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Douglas Gordon

Neon Ark

November 23, 2022–January 14, 2023
Davies Street, London

Douglas Gordon, if when why what, 2022 Neon, 19 ¾ × 13 inches (50 × 33 cm)© Studio lost but found/VG Bild-Kunst, Bonn, Germany 2022. Photo: Lucy Dawkins

Douglas Gordon, if when why what, 2022

Neon, 19 ¾ × 13 inches (50 × 33 cm)
© Studio lost but found/VG Bild-Kunst, Bonn, Germany 2022. Photo: Lucy Dawkins

Douglas Gordon, i second that emotion, 2022 Neon, 26 ¾ × 22 ⅞ inches (68 × 58 cm)© Studio lost but found/VG Bild-Kunst, Bonn, Germany 2022. Photo: Lucy Dawkins

Douglas Gordon, i second that emotion, 2022

Neon, 26 ¾ × 22 ⅞ inches (68 × 58 cm)
© Studio lost but found/VG Bild-Kunst, Bonn, Germany 2022. Photo: Lucy Dawkins

Douglas Gordon, it’s so good it’s so good it’s so good it’s so good, 2022 Neon, 45 ¼ × 26 inches (115 × 66 cm)© Studio lost but found/VG Bild-Kunst, Bonn, Germany 2022. Photo: Prudence Cuming Associates Ltd

Douglas Gordon, it’s so good it’s so good it’s so good it’s so good, 2022

Neon, 45 ¼ × 26 inches (115 × 66 cm)
© Studio lost but found/VG Bild-Kunst, Bonn, Germany 2022. Photo: Prudence Cuming Associates Ltd

Douglas Gordon, kick out the chairs, 2022 Neon, 2 ⅞ × 35 ⅞ inches (7.3 × 91 cm)© Studio lost but found/VG Bild-Kunst, Bonn, Germany 2022. Photo: Prudence Cuming Associates Ltd

Douglas Gordon, kick out the chairs, 2022

Neon, 2 ⅞ × 35 ⅞ inches (7.3 × 91 cm)
© Studio lost but found/VG Bild-Kunst, Bonn, Germany 2022. Photo: Prudence Cuming Associates Ltd

Douglas Gordon, juvenile delinquent wrecks, 2022 Neon, 24 ½ × 47 ¼ inches (62 × 120 cm)© Studio lost but found/VG Bild-Kunst, Bonn, Germany 2022. Photo: Prudence Cuming Associates Ltd

Douglas Gordon, juvenile delinquent wrecks, 2022

Neon, 24 ½ × 47 ¼ inches (62 × 120 cm)
© Studio lost but found/VG Bild-Kunst, Bonn, Germany 2022. Photo: Prudence Cuming Associates Ltd

Douglas Gordon, i dOnt caRE I doNt carE, 2022 Neon, 100 × 40 inches (254 × 101.6 cm)© Studio lost but found/VG Bild-Kunst, Bonn, Germany 2022. Photo: Prudence Cuming Associates Ltd

Douglas Gordon, i dOnt caRE I doNt carE, 2022

Neon, 100 × 40 inches (254 × 101.6 cm)
© Studio lost but found/VG Bild-Kunst, Bonn, Germany 2022. Photo: Prudence Cuming Associates Ltd

Douglas Gordon, mighty REAL, 2022 Neon, 3 ⅛ × 17 ⅛ inches (8 × 43.5 cm)© Studio lost but found/VG Bild-Kunst, Bonn, Germany 2022. Photo: Prudence Cuming Associates Ltd

Douglas Gordon, mighty REAL, 2022

Neon, 3 ⅛ × 17 ⅛ inches (8 × 43.5 cm)
© Studio lost but found/VG Bild-Kunst, Bonn, Germany 2022. Photo: Prudence Cuming Associates Ltd

Artisans fabricating neon text works for Douglas Gordon: Neon Ark, London, 2022 Photo: Lucy Dawkins

Artisans fabricating neon text works for Douglas Gordon: Neon Ark, London, 2022

Photo: Lucy Dawkins

About

I’m interested in the fine line between my intentions and the perceptions of others; that moment when someone encounters something and realizes that there is more to it than meets the eye.
—Douglas Gordon

Gagosian is pleased to present Neon Ark, an exhibition of new neon works by Douglas Gordon that incorporates a live workshop in which artisans will fabricate works in situ that will then be installed in the gallery. During certain hours the space will be closed while activity in the workshop is visible through the street-facing window.

In his films, projections, installations, photographs, performances, and works in other mediums, Gordon investigates collective memory and our sense of psychological security through extreme distortions of time and space, often using his own work and that of other artists and filmmakers as raw material. He has made text-based works since the 1990s; most of these have taken the form of vinyl transfers applied to walls, but a few—the first being Empire, installed in 1998 in an alleyway outside a Glasgow pub—have employed neon light.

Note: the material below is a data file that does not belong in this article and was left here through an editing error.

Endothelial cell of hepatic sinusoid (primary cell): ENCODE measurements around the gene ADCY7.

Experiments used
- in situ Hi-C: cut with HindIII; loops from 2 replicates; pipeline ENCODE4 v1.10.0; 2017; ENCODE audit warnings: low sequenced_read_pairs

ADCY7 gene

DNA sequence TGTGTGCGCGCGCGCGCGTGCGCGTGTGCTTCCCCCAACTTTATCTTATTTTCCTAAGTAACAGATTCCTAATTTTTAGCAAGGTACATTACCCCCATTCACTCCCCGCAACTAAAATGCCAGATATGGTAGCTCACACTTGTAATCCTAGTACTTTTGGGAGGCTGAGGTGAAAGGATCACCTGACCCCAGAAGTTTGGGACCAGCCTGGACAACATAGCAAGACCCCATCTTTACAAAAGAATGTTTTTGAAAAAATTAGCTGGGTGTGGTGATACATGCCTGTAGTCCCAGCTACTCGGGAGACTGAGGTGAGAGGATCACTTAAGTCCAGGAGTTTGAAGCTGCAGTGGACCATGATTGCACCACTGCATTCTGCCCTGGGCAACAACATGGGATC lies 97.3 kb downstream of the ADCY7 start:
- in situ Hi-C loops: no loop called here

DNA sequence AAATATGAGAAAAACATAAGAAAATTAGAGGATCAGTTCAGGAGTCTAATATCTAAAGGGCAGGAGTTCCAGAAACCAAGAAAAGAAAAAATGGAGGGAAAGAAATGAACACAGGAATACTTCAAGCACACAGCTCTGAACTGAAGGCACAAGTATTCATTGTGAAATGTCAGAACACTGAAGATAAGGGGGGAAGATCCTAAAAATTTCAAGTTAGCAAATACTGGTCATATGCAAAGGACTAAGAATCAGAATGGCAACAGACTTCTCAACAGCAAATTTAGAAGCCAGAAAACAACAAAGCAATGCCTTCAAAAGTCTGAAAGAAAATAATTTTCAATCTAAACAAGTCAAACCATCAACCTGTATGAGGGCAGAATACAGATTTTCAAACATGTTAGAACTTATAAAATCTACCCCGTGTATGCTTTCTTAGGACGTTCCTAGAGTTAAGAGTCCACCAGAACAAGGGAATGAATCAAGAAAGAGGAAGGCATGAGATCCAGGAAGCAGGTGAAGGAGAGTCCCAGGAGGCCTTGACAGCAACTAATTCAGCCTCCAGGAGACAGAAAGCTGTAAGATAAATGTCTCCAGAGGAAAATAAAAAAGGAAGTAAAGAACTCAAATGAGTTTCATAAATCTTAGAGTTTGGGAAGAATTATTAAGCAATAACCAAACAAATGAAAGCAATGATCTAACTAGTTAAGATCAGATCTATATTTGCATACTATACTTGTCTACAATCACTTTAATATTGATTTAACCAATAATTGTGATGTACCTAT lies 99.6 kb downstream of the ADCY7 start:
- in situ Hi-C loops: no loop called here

Neon Ark, Gordon’s first gallery exhibition devoted entirely to text works in neon, acknowledges the medium’s change in status from a common platform for commercial signage toward a rarified technology superseded by digital display. The on-site workshop highlights the spectacle of this elemental production process—incongruous in its Mayfair location—in which a flame is used to bend fine glass tubes before the air inside is evacuated (a process called “bombarding”) and noble gases, whose molecules emit light when activated by electric currents, are added.

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Davies Street, London

17–19 Davies Street
London W1K 3DE

+44 20 7493 3020
london@gagosian.com

Hours: Tuesday–Saturday 10–6

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News

Rendering of Douglas Gordon’s if when why what (2018–22) on Piccadilly Lights, London

Public Installation

Douglas Gordon
if when why what

December 8–31, 2022, 8:22pm daily
Piccadilly Lights, London
circa.art

Beginning Thursday, December 8, Douglas Gordon will take over the Piccadilly Lights advertising screen in London’s Piccadilly Circus, as well as a global network of screens in cities including Berlin, Melbourne, Milan, New York, and Seoul, nightly for three minutes at 20:22 (8:22pm) local time throughout December, with his new film, if when why what (2018–22). The never-before-seen work examines the history of the surrounding area, in particular Soho’s relationship with the erotic entertainment industry, focusing on the neighborhood’s iconic neon signage. The project is presented by the Cultural Institute of Radical Contemporary Art (CIRCA) in conjunction with the exhibition Douglas Gordon: Neon Ark at Gagosian, Davies Street, London, and will also be viewable online on the CIRCA website.

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Rendering of Douglas Gordon’s if when why what (2018–22) on Piccadilly Lights, London